1. Why use rowguid and what are the benefits?

  2. Suppose a company has thousands of customers, is it a good approach to divide them on the basis of their gender for the performance and fast query if no then why?

  3. How do large companies like Facebook handle their primary key for their comments, users and for other things for example:

    Suppose there are five users with primary key 1,2,3,4,5...

    What if user 3 is deleted from there, now it's 1,2,4,5 will be left, which is kind of gap between continuous chain. How do they deal with it?

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    You shouldn't try to write question in title. Keep the title simple and the ask the question (with extra information) in the body – musefan Oct 28 '11 at 9:39
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    For #2: you have at most three genders - male, female, company - and that doesn't really help with the large number of rows. Also: a table with thousands of rows (for all your clients) is nothing for SQL Server - it can handle hundreds of millions of rows in a single table, no problem. – marc_s Oct 28 '11 at 9:41
  1. Don't know - maybe you use a non-auto value so you can keep it constant across other databases (maybe for use with 3rd part integration etc.)

  2. Do not divide on a field such as gender, when you don't know gender (or want a full list) you are going to have to search two tables, also when you want to add other filtering/searching you will have to do over multiple tables again

  3. So what if there is a gap in the ID chain - it does not effect anything. Why would you think it is important?

  • @SaqyGee: No, do not divide a table. as marc_s said in comment, SQL Server can handle it without performance worry. Splitting a table into 2 lots of 1000 rows will probably take more of a performance hit then 1 table with 10000 rows (if not more) – musefan Oct 28 '11 at 10:14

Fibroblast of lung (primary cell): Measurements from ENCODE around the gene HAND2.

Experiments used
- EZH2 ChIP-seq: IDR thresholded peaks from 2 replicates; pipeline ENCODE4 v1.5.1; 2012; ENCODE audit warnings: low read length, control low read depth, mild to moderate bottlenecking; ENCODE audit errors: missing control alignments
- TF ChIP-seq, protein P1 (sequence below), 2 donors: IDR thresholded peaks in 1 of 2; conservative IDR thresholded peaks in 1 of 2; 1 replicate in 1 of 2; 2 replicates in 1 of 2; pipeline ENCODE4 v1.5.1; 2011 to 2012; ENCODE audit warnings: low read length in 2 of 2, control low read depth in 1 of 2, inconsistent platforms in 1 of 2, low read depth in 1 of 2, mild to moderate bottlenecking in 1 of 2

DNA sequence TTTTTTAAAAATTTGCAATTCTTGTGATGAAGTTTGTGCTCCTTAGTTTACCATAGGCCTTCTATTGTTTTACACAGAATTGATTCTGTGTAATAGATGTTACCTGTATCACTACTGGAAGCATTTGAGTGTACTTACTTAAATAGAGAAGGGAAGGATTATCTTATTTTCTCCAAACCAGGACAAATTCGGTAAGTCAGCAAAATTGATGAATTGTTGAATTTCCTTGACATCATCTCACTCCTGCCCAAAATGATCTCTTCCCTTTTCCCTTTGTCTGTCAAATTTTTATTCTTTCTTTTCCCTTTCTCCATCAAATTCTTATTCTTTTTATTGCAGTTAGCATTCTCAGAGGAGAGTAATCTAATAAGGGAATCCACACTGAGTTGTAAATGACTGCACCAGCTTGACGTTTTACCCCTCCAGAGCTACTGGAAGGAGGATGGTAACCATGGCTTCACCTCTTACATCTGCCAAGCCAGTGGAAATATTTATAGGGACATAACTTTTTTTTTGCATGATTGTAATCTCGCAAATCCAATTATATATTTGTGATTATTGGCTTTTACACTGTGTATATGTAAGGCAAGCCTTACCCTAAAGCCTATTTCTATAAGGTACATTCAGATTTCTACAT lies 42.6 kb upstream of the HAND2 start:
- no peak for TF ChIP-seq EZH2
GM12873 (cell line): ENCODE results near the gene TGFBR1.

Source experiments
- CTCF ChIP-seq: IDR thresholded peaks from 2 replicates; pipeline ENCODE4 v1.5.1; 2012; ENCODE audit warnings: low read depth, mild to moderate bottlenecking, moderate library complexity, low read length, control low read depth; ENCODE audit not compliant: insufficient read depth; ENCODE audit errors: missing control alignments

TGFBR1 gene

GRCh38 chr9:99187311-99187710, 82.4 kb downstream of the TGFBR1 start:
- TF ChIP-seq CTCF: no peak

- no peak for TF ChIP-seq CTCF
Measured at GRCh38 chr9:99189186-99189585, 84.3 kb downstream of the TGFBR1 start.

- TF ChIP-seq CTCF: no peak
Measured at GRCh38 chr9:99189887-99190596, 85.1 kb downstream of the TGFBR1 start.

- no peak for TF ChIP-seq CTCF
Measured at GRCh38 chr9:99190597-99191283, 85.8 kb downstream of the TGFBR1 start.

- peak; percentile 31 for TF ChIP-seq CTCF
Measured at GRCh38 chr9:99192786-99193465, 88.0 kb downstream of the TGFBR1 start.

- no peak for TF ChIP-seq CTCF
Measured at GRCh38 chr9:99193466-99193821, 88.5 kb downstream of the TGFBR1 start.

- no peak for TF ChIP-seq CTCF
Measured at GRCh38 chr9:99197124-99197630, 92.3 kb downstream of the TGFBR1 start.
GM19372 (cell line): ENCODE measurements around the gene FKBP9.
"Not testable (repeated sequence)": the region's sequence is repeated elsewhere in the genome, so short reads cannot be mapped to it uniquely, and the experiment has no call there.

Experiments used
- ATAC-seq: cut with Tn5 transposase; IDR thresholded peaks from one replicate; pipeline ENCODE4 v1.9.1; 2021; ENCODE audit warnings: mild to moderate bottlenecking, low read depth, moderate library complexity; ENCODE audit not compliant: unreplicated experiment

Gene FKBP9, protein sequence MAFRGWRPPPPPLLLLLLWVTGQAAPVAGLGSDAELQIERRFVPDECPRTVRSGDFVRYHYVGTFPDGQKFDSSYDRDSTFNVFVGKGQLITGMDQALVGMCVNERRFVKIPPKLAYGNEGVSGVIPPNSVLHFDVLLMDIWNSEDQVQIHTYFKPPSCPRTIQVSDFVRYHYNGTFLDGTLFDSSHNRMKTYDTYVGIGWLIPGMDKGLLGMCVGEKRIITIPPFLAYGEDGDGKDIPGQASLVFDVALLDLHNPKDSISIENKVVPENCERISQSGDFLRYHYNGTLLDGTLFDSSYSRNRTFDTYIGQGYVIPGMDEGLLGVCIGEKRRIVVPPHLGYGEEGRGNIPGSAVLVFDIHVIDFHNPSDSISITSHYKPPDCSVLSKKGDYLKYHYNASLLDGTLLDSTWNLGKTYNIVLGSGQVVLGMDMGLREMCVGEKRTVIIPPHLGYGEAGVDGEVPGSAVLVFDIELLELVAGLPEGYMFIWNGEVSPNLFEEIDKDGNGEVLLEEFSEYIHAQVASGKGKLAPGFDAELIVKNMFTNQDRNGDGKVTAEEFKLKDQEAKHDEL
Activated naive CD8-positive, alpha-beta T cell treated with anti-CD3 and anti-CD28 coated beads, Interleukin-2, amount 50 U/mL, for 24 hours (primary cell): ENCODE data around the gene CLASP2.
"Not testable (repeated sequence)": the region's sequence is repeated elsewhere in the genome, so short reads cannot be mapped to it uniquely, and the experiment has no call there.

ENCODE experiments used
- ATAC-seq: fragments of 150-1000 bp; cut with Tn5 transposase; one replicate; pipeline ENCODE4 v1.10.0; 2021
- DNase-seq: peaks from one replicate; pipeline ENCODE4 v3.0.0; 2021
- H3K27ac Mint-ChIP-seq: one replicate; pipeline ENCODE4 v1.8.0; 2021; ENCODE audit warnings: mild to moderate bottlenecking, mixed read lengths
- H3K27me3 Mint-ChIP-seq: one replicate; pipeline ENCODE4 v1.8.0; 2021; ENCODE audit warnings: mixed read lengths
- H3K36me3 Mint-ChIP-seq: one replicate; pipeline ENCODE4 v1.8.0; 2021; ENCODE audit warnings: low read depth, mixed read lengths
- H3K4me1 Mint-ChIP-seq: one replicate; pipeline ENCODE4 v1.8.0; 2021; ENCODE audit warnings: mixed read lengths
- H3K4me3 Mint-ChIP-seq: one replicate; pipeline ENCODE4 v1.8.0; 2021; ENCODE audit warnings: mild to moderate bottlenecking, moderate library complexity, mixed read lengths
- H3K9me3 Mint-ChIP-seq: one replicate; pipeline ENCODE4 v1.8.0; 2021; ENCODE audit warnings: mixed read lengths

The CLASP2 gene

• thx for answer but 2nd question i just supposed an example to be more exact lets suppose if its a category of stackoverflow sql server and c# where people ask questions regarding these technologies so than is it a good approach to divide them on the basis of these respected tech's and in the 3rd question i consider that important matter..suppose that int can save upto 8 numbers where there are 1,2,3,4,5 users where user 3,4,5 is deleted than in database 1,2 is left what if more user register PK increment's 1,2,6,7,8 and 9 causes overflow but we still got the index 3,4,5 which went wasted – Saqy Gee Oct 28 '11 at 10:29
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    @SaqyGee: no, it's NOT a good idea to artificially split up your tables! Analyse your queries, have the proper indices - and your SQL Server will handle hundreds of millions of rows in a single table... – marc_s Oct 28 '11 at 10:48
  • @SaqyGee: What do you mean "int can save upto 8 numbers"? I think you have something seriously wrong with your application here – musefan Oct 28 '11 at 11:47
  • no no brother dont get me wrong i know integer can save upto large amount of values actually i am building database for my own web and i said suppose int can save 8 numbers ....u know website holds really big amount of the data in it like facebook where millions of people post comments daily and from posted comments 1000's are also being deleted by users ...and maybe facebook also deletes the older comments so if they dont manage the gap between their primary keys their PK will keep on incrementing and one day it will be overflow ..and we know this wont happened they got some technique---> – Saqy Gee Oct 28 '11 at 13:27

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